When no one is listening - stop talking

The kid was frantic. Kicking and screaming, refusing to go home from daycare.
His mother was trying to reason with him. She used logical arguments, explaining why they needed to do what she had planned, not what he wanted. The boy screamed even louder and put his arms around his head while his mother became increasingly desperate.

I remember thinking;
Why on earth are you talking to a child who is not in a listening state?
Greta Thunberg was clearheaded about it, when she said:
"Why would I waste time talking to him [Donald Trump] when he, of course, is not going to listen to me?"
Why indeed?

Angry toddler. 
Photo by Mohamed Abdelgaffar from Pexels

I have picked up my kids on many occasions and walked away with them in my arms, calming them down with my physical presence rather than with words that would just fall on deaf ears.

It is harder to pick up a colleague who is not listening, or a parent who refuses to accept help.

When you are faced with a person who is not ready or willing to listen - stop talking.

When you resist what is, you waste your time and your energy.

Stop talking, and do something else to get through.
Like picking up your child, or tickling her/him. 
Or something else that breaks the stalemate.

In the example of a colleague, you can choose to simply leave it be for a while.
Come back to the topic another time.

Your words, your time and your energy are too valuable to waste. Only use them when and where they make a difference.


Set goals like a child, not like a fearful adult

“So, what are the goals we are going after this year?”

Manda looked at Victor with anticipation. He knew why. Tomorrow she was going to have a kick-off with the project team. She wanted to have juicy, inspirational goals to share. And she expected him to give them to her.

He cleared his throat, but she interrupted him before he even got started.

“No, don’t tell me. We will go all in on that idea that came up in the last Hackathon and finally show the world that we are as innovative as we say in our marketing. Right?”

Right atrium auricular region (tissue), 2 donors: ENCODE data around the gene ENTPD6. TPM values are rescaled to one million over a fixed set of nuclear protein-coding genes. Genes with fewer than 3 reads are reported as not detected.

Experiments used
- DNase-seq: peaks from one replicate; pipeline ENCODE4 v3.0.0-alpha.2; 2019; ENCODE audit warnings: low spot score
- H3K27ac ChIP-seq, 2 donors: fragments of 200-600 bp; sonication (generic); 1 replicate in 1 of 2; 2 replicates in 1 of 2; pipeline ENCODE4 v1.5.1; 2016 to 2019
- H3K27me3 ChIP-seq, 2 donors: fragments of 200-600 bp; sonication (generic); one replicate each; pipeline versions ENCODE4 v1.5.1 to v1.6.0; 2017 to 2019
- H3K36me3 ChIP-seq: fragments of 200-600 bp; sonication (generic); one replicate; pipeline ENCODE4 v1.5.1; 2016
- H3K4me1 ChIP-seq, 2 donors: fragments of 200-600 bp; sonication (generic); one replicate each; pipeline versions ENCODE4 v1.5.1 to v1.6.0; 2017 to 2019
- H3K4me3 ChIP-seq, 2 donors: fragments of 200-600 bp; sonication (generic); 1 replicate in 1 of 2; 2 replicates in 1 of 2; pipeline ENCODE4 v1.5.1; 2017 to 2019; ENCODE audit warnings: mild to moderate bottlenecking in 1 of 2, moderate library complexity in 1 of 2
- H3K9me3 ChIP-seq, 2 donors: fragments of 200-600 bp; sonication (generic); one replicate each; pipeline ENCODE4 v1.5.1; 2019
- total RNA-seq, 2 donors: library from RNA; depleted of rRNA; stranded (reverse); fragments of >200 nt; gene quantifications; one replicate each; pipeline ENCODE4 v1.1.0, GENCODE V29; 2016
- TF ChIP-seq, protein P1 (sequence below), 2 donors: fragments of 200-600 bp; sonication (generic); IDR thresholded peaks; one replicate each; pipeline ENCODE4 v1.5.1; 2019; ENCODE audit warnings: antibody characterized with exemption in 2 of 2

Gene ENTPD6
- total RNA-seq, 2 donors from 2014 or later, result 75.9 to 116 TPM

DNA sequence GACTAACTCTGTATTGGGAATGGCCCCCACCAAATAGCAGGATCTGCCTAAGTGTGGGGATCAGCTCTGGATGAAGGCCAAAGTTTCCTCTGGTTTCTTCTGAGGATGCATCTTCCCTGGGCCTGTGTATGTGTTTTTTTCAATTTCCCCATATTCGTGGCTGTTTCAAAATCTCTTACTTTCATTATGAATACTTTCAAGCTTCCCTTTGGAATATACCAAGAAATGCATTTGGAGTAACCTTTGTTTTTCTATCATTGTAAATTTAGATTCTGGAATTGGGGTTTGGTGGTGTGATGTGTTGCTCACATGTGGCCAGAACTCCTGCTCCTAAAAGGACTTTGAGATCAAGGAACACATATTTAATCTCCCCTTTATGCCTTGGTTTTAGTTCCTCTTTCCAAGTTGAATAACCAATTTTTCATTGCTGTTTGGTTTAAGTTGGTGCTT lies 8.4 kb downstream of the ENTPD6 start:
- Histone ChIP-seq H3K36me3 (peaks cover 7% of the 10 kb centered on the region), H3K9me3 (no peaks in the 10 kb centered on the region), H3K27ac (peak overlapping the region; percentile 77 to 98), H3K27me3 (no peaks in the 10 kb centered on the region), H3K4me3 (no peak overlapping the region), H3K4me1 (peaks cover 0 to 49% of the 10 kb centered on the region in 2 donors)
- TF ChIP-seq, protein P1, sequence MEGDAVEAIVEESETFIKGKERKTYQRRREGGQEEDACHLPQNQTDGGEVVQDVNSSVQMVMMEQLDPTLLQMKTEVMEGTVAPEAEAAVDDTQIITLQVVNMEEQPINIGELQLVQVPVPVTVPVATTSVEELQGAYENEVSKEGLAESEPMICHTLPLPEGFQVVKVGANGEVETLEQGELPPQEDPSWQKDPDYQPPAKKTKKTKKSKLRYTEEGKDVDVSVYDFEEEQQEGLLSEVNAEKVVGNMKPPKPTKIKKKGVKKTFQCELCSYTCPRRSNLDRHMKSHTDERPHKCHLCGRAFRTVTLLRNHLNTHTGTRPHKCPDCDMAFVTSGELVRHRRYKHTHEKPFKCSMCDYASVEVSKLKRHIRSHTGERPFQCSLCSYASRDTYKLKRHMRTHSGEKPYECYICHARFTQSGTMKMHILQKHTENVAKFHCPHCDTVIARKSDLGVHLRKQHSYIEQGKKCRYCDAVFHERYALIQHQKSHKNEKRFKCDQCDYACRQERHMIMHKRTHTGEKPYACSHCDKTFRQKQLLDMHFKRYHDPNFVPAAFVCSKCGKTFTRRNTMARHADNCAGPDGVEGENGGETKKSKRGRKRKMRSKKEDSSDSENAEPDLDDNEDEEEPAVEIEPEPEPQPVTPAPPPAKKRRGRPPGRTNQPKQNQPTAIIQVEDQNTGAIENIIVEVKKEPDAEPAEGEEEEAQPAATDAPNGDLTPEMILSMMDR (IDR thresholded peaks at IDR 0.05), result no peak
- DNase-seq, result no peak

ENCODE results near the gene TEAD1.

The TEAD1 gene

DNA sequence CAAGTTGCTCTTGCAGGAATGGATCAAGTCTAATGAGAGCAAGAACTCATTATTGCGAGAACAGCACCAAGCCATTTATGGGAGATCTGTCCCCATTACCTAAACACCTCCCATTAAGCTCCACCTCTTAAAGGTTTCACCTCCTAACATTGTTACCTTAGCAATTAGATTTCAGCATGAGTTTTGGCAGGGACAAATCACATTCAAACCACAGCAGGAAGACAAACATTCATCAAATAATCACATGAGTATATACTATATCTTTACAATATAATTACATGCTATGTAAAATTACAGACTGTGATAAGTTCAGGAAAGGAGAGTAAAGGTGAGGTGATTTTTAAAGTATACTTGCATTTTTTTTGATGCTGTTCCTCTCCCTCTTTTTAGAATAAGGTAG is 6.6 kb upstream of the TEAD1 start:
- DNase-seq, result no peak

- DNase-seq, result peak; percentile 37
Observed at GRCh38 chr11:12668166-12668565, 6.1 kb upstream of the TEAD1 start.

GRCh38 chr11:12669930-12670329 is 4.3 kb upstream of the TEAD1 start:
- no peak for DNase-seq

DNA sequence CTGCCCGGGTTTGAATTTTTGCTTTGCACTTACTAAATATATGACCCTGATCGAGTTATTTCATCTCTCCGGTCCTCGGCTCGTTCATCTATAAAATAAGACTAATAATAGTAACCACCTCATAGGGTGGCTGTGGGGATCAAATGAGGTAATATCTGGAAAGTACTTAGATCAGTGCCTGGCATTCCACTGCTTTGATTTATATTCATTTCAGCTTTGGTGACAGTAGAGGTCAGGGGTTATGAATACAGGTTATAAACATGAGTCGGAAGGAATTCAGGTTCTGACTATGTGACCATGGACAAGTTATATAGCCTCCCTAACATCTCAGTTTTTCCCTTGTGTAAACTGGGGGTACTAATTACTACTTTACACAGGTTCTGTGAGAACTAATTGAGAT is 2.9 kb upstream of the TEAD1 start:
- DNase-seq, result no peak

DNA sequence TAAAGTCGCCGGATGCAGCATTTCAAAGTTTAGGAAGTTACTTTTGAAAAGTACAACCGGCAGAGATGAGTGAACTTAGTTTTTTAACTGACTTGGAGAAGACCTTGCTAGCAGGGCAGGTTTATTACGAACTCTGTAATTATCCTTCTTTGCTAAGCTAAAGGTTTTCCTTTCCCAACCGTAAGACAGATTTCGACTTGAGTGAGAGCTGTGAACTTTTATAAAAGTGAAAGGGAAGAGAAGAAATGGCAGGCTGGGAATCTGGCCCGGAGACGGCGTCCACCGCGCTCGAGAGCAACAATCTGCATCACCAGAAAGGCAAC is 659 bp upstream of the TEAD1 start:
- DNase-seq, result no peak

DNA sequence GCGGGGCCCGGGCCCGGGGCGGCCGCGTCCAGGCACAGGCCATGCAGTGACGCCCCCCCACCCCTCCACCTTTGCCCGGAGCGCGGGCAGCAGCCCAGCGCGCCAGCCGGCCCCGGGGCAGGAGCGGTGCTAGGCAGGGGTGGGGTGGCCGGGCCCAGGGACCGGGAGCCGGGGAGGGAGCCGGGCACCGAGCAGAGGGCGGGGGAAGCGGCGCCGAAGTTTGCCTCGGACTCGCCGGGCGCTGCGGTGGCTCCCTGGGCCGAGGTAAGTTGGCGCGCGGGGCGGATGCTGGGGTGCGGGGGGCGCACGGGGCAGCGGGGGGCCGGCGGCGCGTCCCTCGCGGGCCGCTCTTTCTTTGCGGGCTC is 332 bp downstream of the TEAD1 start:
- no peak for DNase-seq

She looked at him as a child the day before Christmas. With the same eagerness he had had when the leadership team had gone off-site to set the goals for the year.

“Well... you know, it’s hard to set that as a goal. We have no idea if we can achieve that or not. We haven’t done these things before and...” his voice trailed off when he saw her look.

She crossed her arms.

“So, tell me. What is the goal for the year?”

He looked down and mumbled so she could barely hear him.

“We will increase the sales by 10%.”

Manda shook her head and sighed.

“You didn’t set a goal Victor. You made a bloody forecast.”

When children see something they want, they go after it. They believe without a doubt they can become astronauts, dancers, prime ministers or teachers. Or anything else they want.

As we grow up, we learn that not achieving the goals we set is the same as failing.
Over time we even see ourselves as failures if we don’t meet the goals.
Instead of aiming high and risking to fail, we set our goals lower and lower.
We stop aiming for what is possible and settle for what is obtainable.

Don’t fall into that trap.

Set goals as inspiration and use each outcome as a stepping stone – not a measure of your worth.

Happy goal setting!


Using No as fuel

“Why is that guy even working here? Has he ever contributed to anything? I mean, I can deal with different opinions, with criticism, but that guy – he is so downright negative he makes Ebenezer Scrooge seem like Polyanna.”

Victor paced the conference room. Manda looked at him.

“He didn’t like your proposal, I know, but...”

“He never likes anyone’s proposal, he is negative to everything, why should I spend energy on updating a proposal he will not like anyway?”

Manda stood up and got in Victor’s way, forcing him to stop pacing.

“You are not going to update it until he likes it. You are going to update it until you like it. Use the parts of his criticism that make sense and create an even better proposal.“

Victor looked at her, his chest moving as if he had run up the stairs rather than just sitting in the conference room. He wanted to say that there was nothing useful in the old man’s complaints, but deep inside he knew there was always something worth looking into. The guy was annoying but not stupid.

“It’s just that... I don’t know why I let him get to me.”

Manda shrugged.

“Because you want him to like your proposals. Even though he never does. Stop aiming for praise you'll never get. Turn it into a game. How many of his Nos do you need to make your proposal really great?”

He looked at her, suddenly smiling.

“You’re right. I will be like Rocky.”

“Rocky? Your cat?”

“No, Rocky Balboa.” Victor relaxed his face and imitated Sylvester Stallone:

“It ain’t about how hard you hit, it’s about how hard you can get hit and keep moving forward.” 

Rocky Balboa. Flickr

Some people will love everything you do.

Some people will dislike everything you do.

Regardless of what you do.

Make sure you use whatever opinions people have, as ways to improve. Then both Yes and No will help you, and you will be unstoppable.